Lance Cole recalls the Saab Sonett, a poem of a sporty coupé that never quite made it to epic status

If you think the Saab Sonett is a late 1960s-to-1970s fibreglass-bodied coupé that embodies a forgotten, sportier side of Saab, think again. The Sonett actually started life in 1954 as one of the most revolutionary and advanced examples of post-war car design. It was a uniquely constructed open-topped two-seater that looked like a cross between an MG and an Alfa Romeo. Yet it was years before this stillborn wild child of a Scandinavian design group actually became the Saab Sonett.

In Swedish "Sa natt" means "How nice", which is what the legendary Swedish car-designer Sixten Sason is supposed to have said when his first body for the car was finished and mounted on its chassis with a smoky two-stroke engine.

Unlike its 1950s contemporaries, the original Sonett did not have a tubular steel fabricated body nor a floppy monocoque with more shake than a jelly. Instead, the Sonett boasted a unique body made from a blend of aluminium sheets and plastic moulded panels weighing only 70kg, that were bonded together to form a stiff, aviation-style, stressed hull. It would be years later that Colin Chapman created the original Lotus Elite's fibreglass unitary monocoque body, and decades before a car-maker made an aluminium car.

The original Sonett 1 was dreamed up by Rolf Mellde - Saab's suspension and engineering genius. Along with Sason, the Saab team included Lars Olov Olsson and Olle Lindkvist and Gotta Svensson. With them, Mellde created an alternative Saab to the firm's teardrop-shaped 92-93 range of steel-bodied family saloons. They cooked the car up in a barn at Asaka, half an hour's drive from Trollhattan, mostly in their own time. Saab management let the geniuses get on with it, without actually being officially involved. On seeing the Sonett, Saab whisked it off to become an official motor-show prototype of their new sports car: the ultra-light Sonett could do 130mph from 57bhp.

Despite various plans and projections, and despite a great reception from press and public - including in America - Saab's exquisite little car never made it to production life: At one stage Jensen were to build the bodies in the UK, but Saab faltered. Only 6 were made before the idea died.

But, in 1966 the idea of a sporty Saab coupé came to the fore again. By this time Sason had designed another pretty, fibreglass, Italianate coupé - the Catherina - that showed the world a lift-out, stowable, targa-style roof for the first time. Saab decided to push a coupé into production, yet the Catherina design was not chosen: instead the work of Bjorn Karlstrom with another Swedish aircraft company named Malmo Flygindustri was taken up by Saab's management. Karlstom's car was called the MFI 13. Given that it had a plywood rear floor, the "MFI" tag seems apposite, but it became the Sonett II.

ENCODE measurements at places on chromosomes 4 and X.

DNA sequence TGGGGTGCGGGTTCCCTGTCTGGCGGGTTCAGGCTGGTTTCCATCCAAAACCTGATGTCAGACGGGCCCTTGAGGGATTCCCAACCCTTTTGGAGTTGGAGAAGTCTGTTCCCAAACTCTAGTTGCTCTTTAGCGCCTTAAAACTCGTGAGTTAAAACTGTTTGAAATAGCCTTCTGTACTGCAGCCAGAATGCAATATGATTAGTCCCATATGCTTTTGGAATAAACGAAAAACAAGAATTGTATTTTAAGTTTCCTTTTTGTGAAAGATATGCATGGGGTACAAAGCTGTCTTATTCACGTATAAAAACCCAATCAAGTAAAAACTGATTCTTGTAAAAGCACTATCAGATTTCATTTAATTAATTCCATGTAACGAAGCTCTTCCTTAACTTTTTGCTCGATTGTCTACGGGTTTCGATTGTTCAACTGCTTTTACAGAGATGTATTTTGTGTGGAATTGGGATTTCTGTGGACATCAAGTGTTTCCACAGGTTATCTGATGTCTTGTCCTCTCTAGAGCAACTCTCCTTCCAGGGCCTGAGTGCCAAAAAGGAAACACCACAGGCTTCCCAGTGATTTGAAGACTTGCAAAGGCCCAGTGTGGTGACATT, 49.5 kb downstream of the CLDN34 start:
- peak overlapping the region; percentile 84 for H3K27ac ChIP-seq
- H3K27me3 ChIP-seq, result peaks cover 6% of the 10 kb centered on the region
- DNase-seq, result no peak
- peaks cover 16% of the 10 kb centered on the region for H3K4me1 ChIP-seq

Premiered at the 1966 Geneva motor show, the two-stroke-engined car had a steel chassis with conventional tubular reinforcements. Draped over the top was a delicate looking fibreglass shell with an early use of a large, wraparound, glazed rear window. From 1966 through to 1970 the pert little Sonett II evolved with typical Saab product-development. In 1968 it gained the V4 engine from the Saab 96.But, by 1970 the car was looking odd, with scoops, engine bulges and stylistic fiddlings: only 4,000 were sold.

So Saab commissioned a revised Sonett. This Sonett III was a long-nosed coupé with overtones of Italian exotica - as penned by the Milanese designer Sergio Coggiola. Saab did however get its own in-house artist Gunnar Sjogren to style much of the new Sonett's plastic body-details.

The spec included moulded seat-pans, and trim items from the Saab 96 and 99 ranges - including the alloy wheels from the 99EMS. The Triumph-style flip-top bonnet of the Sonett II had gone, and, despite the addition of the new Saab corporate grille and US-style bumpers, the Sonett had an elegant style and sold well - notably in the eastern seaboard states of the USA. The Sonett III survived until 1974, with the final cars mostly being sold in racing colours; many remain in use and for sale at cheap prices in California today. In the USA Sonetts scooped up many sports-car racing wins in the 1980s, with Jack Lawrence and his tuned V4 injection Sonett proving that the it might not have rallied, but it could race. A one-off soft-top was also created.

The Sonetts also had a strong following in Britain and Europe. Many enthusiasts dream of another Sonett - a sports coupé that would revitalise the company, yet most know that it would, in light of recent dictates from Saab's owner, end up being a General Motors marketing lash-up.

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